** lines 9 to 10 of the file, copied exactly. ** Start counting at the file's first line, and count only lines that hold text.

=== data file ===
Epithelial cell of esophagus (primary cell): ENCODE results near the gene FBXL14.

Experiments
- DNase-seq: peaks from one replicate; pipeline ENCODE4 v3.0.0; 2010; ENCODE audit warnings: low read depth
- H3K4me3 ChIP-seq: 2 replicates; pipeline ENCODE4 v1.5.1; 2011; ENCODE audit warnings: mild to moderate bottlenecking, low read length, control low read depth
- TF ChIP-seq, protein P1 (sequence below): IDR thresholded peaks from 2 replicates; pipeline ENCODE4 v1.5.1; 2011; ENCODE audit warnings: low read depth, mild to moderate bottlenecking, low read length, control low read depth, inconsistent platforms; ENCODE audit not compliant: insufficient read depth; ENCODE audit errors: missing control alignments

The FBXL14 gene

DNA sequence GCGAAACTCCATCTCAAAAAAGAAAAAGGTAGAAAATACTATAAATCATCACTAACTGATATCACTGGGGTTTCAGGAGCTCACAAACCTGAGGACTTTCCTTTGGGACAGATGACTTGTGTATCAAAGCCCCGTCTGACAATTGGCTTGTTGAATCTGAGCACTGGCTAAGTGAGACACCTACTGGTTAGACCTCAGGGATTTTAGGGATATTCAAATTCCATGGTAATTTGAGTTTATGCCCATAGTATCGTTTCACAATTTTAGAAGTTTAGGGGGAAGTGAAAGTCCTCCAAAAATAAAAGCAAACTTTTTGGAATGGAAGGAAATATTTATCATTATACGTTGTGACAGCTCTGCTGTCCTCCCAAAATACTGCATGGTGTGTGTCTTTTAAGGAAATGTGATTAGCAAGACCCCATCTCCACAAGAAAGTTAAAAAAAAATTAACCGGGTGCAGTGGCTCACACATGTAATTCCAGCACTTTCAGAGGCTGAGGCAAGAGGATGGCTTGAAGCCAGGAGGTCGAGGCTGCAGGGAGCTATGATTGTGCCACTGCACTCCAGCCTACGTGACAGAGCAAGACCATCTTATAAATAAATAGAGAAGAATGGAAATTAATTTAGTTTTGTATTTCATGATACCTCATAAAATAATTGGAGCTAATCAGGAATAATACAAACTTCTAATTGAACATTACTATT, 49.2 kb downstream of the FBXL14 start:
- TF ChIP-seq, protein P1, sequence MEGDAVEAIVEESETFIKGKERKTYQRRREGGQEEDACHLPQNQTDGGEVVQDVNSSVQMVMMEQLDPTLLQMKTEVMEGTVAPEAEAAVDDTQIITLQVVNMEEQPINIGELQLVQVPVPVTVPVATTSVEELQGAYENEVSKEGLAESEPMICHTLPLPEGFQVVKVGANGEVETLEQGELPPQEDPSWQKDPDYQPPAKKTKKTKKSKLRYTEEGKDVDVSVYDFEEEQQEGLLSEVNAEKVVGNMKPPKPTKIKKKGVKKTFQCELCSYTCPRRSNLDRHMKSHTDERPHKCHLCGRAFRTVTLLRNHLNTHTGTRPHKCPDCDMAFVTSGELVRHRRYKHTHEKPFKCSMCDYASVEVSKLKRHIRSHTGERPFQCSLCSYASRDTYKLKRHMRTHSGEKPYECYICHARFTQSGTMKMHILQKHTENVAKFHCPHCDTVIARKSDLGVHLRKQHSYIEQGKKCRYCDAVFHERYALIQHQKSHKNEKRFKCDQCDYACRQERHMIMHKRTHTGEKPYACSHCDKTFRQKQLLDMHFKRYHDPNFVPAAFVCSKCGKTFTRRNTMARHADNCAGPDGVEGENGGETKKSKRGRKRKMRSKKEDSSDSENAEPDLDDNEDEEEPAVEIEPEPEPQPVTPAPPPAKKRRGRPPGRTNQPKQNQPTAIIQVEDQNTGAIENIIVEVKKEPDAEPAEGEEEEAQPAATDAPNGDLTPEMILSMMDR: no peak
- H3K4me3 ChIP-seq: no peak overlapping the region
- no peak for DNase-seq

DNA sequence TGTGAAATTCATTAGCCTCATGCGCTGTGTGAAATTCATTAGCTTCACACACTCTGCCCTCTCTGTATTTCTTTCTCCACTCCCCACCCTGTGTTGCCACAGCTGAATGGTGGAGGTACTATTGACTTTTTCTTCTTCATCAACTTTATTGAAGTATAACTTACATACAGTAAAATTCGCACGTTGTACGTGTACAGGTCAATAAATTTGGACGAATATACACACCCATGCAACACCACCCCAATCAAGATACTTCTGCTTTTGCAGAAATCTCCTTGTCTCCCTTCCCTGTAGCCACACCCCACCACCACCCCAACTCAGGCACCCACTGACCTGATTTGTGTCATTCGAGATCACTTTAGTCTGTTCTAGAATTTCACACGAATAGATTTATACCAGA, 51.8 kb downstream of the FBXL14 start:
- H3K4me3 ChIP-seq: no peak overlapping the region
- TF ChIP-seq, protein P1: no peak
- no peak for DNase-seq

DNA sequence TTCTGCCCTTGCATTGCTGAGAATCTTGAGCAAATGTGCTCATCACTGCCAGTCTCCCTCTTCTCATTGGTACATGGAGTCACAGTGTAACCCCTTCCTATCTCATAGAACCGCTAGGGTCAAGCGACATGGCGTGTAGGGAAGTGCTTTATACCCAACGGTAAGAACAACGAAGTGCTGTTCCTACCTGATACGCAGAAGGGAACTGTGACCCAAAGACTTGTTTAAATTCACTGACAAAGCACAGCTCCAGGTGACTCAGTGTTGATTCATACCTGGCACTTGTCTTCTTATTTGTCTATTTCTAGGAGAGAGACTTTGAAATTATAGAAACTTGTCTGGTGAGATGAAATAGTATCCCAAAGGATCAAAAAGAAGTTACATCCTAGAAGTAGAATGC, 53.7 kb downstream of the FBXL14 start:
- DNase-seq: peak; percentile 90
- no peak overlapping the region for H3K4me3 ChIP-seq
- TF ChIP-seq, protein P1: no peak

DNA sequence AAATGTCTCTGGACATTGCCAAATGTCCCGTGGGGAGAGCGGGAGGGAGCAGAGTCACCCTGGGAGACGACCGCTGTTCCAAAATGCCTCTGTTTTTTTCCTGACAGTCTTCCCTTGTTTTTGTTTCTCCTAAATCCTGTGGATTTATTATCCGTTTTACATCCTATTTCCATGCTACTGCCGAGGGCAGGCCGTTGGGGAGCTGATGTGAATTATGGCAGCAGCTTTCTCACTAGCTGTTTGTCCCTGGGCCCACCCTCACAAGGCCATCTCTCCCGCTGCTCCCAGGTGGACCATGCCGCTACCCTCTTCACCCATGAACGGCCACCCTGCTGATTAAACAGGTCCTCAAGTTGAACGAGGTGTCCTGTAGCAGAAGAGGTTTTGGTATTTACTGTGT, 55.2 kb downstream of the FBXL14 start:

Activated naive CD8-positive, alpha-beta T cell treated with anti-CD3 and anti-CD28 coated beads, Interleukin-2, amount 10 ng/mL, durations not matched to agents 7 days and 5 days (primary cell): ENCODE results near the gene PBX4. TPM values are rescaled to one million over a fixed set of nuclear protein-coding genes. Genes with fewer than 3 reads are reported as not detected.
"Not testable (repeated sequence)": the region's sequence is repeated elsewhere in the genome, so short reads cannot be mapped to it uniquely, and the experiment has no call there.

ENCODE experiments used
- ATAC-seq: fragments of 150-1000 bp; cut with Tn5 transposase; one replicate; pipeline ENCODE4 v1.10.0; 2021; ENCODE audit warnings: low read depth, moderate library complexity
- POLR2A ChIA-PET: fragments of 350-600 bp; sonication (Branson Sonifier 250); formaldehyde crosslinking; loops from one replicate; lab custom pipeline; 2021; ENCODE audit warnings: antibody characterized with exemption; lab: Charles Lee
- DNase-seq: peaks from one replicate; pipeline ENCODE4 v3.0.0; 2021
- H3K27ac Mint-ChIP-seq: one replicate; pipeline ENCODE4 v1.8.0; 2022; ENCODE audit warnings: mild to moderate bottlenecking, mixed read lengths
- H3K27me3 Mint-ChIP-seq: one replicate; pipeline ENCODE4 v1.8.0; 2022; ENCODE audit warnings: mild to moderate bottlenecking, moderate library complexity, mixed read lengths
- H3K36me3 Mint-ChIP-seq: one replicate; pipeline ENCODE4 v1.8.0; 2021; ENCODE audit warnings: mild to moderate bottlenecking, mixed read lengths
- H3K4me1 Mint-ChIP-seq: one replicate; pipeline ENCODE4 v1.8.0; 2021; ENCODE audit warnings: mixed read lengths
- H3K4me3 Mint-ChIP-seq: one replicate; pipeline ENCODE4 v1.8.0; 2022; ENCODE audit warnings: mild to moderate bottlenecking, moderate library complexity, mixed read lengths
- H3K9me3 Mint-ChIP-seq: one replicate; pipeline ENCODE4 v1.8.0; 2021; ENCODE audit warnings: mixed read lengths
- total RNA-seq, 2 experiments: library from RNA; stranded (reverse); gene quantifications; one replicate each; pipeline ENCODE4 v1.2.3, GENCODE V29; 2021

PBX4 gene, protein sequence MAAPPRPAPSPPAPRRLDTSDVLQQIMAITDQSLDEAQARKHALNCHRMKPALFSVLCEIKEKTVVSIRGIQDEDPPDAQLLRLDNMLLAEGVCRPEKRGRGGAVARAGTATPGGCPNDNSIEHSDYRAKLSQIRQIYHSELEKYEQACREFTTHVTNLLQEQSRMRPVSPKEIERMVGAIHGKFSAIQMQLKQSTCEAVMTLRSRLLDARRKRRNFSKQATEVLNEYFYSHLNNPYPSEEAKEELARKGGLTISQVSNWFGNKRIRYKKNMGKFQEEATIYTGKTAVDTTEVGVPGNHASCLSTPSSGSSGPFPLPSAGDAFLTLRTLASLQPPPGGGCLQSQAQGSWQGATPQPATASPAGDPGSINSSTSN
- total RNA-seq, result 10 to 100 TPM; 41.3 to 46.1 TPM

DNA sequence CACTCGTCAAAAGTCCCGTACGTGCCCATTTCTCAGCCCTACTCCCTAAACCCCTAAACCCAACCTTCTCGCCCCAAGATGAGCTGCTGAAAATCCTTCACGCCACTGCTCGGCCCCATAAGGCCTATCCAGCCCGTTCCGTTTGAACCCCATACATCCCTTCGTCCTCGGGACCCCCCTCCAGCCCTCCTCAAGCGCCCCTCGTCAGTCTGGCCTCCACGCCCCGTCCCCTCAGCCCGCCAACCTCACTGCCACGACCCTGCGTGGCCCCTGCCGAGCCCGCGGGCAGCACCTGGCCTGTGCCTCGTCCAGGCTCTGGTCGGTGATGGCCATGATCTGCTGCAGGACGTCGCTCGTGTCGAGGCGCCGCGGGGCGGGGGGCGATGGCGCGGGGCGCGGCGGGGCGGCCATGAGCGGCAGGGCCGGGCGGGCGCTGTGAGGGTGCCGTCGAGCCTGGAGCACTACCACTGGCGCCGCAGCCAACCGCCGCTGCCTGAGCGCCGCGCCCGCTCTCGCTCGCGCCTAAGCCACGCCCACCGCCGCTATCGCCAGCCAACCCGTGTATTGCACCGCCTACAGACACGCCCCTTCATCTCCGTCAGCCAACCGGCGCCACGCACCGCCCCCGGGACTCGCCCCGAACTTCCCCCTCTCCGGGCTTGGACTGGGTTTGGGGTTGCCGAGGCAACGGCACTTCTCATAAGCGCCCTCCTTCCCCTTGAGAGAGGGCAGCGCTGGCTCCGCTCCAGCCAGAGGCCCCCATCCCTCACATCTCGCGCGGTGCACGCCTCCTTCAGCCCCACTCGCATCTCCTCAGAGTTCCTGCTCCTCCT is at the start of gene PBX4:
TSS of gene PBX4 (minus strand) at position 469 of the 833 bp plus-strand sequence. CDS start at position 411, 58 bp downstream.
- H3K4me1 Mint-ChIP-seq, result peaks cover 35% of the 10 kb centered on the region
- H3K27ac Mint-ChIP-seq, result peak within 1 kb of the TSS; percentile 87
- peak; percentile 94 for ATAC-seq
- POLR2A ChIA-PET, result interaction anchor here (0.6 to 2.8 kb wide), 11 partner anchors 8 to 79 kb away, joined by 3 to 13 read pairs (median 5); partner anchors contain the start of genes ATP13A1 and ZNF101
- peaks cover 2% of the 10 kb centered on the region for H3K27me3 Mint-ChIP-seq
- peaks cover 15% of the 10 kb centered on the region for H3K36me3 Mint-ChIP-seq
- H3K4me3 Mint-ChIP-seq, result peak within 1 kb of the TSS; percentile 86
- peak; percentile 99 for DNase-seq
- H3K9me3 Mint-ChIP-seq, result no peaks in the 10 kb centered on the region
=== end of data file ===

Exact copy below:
- H3K4me3 ChIP-seq: no peak overlapping the region
- no peak for DNase-seq